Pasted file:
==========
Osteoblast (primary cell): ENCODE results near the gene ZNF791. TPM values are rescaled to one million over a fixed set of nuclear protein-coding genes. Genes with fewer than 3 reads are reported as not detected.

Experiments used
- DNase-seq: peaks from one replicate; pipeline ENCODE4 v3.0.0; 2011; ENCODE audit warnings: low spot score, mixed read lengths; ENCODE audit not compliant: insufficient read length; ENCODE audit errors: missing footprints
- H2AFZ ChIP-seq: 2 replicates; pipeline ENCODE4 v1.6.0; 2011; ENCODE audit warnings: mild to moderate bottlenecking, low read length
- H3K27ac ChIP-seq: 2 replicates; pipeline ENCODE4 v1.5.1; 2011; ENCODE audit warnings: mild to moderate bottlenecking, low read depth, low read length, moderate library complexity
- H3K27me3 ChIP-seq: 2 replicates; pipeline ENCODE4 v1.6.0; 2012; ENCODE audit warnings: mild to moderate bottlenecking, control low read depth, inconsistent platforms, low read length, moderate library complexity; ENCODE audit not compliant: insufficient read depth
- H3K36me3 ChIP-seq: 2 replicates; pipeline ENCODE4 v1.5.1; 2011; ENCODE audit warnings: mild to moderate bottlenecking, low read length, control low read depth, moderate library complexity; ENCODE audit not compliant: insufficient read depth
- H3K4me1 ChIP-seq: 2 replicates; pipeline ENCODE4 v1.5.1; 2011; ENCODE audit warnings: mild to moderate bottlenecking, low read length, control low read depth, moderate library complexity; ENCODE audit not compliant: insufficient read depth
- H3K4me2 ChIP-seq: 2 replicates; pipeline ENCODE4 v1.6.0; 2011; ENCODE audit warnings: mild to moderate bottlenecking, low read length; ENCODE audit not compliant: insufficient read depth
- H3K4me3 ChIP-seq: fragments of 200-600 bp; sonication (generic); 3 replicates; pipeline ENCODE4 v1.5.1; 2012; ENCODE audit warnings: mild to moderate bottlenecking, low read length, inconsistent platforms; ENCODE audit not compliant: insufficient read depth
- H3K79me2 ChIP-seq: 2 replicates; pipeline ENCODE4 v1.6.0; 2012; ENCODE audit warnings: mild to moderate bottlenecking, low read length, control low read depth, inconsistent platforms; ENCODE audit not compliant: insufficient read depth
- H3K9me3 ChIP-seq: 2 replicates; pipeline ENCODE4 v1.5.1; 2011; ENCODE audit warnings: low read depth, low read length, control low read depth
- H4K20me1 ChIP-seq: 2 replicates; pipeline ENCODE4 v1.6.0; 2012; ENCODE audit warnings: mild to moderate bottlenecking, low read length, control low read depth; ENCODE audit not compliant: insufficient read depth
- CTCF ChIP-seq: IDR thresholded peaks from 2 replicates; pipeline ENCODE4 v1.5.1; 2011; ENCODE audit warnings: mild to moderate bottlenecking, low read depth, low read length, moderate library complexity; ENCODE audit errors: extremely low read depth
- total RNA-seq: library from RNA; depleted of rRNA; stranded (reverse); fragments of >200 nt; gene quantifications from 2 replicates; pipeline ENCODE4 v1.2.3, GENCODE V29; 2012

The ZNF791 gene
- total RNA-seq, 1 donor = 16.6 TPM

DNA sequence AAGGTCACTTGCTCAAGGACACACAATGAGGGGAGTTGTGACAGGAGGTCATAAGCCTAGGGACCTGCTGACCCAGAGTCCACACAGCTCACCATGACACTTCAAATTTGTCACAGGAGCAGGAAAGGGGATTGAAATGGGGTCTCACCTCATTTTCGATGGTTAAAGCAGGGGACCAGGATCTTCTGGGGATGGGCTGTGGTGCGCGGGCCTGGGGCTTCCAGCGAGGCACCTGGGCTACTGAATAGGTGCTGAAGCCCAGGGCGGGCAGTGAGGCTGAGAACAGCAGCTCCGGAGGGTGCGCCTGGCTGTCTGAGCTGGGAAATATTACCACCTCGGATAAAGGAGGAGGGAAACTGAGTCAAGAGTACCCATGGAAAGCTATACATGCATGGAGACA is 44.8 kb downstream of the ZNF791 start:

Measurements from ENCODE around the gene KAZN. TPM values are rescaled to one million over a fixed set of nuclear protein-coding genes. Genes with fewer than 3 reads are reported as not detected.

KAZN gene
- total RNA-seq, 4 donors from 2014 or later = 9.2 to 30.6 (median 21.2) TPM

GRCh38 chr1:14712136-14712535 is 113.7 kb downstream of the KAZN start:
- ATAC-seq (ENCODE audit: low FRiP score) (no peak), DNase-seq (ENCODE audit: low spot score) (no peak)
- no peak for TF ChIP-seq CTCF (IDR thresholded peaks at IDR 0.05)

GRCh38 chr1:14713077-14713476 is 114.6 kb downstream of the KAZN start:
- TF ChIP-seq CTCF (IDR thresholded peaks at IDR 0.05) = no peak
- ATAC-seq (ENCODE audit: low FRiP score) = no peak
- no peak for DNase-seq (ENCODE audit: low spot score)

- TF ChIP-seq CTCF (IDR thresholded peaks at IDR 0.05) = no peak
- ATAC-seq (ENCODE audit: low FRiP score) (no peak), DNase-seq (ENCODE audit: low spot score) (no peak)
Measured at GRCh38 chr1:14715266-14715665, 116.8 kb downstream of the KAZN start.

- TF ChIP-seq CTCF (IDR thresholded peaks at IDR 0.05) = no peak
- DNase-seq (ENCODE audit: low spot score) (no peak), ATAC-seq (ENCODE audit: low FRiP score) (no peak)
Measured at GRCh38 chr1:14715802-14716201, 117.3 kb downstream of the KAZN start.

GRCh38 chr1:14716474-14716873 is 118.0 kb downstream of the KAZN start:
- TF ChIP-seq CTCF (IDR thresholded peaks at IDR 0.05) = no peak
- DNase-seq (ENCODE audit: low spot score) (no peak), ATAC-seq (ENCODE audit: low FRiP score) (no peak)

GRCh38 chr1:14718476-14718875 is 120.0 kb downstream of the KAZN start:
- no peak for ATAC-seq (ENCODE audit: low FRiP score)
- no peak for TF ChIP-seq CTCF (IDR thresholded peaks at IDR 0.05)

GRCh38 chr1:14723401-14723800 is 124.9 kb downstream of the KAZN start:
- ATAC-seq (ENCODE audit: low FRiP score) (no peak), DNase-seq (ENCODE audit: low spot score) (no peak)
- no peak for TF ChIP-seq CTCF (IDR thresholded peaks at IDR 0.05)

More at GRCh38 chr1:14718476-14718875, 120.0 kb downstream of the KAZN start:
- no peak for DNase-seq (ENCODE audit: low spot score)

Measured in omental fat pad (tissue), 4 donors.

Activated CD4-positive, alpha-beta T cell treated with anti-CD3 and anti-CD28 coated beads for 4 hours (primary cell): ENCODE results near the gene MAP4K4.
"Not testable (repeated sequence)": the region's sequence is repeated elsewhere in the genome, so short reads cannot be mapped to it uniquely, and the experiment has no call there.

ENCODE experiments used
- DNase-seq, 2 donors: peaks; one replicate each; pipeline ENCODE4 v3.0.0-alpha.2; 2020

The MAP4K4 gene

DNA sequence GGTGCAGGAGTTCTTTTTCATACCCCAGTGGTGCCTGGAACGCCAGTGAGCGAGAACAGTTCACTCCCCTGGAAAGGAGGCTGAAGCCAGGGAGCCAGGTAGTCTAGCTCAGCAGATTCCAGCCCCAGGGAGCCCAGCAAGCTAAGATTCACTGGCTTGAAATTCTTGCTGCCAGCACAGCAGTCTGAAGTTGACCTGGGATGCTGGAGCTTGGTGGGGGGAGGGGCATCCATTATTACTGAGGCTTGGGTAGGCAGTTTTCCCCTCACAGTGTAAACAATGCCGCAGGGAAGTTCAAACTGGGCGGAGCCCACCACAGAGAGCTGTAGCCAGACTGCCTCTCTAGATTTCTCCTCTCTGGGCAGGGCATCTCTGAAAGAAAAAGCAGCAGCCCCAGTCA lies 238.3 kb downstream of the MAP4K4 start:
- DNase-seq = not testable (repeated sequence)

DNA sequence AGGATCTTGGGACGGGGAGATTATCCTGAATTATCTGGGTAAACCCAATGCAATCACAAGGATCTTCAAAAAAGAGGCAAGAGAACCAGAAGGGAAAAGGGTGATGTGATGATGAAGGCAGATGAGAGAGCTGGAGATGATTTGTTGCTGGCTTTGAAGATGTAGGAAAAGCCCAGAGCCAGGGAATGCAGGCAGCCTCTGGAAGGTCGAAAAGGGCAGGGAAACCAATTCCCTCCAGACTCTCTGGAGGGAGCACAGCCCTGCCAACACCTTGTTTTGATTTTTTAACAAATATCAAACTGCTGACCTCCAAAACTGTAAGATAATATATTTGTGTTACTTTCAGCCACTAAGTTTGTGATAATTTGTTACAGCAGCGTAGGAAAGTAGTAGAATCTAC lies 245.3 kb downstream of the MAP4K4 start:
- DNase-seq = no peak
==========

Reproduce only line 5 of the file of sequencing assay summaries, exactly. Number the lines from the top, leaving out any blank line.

- H3K27ac ChIP-seq: 2 replicates; pipeline ENCODE4 v1.5.1; 2011; ENCODE audit warnings: mild to moderate bottlenecking, low read depth, low read length, moderate library complexity